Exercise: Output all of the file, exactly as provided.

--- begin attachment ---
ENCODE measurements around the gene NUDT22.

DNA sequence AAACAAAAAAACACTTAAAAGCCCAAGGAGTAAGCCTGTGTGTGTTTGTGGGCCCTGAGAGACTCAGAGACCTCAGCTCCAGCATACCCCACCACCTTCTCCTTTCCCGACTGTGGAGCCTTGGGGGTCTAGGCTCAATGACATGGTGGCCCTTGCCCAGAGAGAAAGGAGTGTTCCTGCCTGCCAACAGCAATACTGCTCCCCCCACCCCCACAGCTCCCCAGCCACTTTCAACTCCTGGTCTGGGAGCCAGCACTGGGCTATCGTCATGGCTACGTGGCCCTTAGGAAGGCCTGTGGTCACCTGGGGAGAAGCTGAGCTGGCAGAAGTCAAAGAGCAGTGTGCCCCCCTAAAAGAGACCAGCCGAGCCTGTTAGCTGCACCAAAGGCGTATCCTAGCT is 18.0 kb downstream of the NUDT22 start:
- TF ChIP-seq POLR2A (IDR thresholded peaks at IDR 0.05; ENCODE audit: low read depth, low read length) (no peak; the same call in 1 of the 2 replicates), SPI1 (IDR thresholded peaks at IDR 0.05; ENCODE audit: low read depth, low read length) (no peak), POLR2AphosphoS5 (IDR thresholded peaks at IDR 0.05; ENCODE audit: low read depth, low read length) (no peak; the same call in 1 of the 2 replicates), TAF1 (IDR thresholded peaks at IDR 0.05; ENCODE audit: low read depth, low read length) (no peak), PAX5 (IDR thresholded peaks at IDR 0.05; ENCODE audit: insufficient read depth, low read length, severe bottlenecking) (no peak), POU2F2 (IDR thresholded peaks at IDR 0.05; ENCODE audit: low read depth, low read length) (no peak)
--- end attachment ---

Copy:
ENCODE measurements around the gene NUDT22.

DNA sequence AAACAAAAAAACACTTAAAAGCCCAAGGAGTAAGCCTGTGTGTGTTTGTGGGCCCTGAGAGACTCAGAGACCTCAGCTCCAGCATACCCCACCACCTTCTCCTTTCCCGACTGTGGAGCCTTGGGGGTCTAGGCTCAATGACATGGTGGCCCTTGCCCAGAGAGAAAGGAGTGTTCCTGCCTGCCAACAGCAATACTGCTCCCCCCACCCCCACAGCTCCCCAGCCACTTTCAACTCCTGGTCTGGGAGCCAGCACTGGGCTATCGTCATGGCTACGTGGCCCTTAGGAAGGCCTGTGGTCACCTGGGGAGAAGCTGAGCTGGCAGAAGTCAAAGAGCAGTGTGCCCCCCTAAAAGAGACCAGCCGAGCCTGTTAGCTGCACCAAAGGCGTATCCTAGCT is 18.0 kb downstream of the NUDT22 start:
- TF ChIP-seq POLR2A (IDR thresholded peaks at IDR 0.05; ENCODE audit: low read depth, low read length) (no peak; the same call in 1 of the 2 replicates), SPI1 (IDR thresholded peaks at IDR 0.05; ENCODE audit: low read depth, low read length) (no peak), POLR2AphosphoS5 (IDR thresholded peaks at IDR 0.05; ENCODE audit: low read depth, low read length) (no peak; the same call in 1 of the 2 replicates), TAF1 (IDR thresholded peaks at IDR 0.05; ENCODE audit: low read depth, low read length) (no peak), PAX5 (IDR thresholded peaks at IDR 0.05; ENCODE audit: insufficient read depth, low read length, severe bottlenecking) (no peak), POU2F2 (IDR thresholded peaks at IDR 0.05; ENCODE audit: low read depth, low read length) (no peak)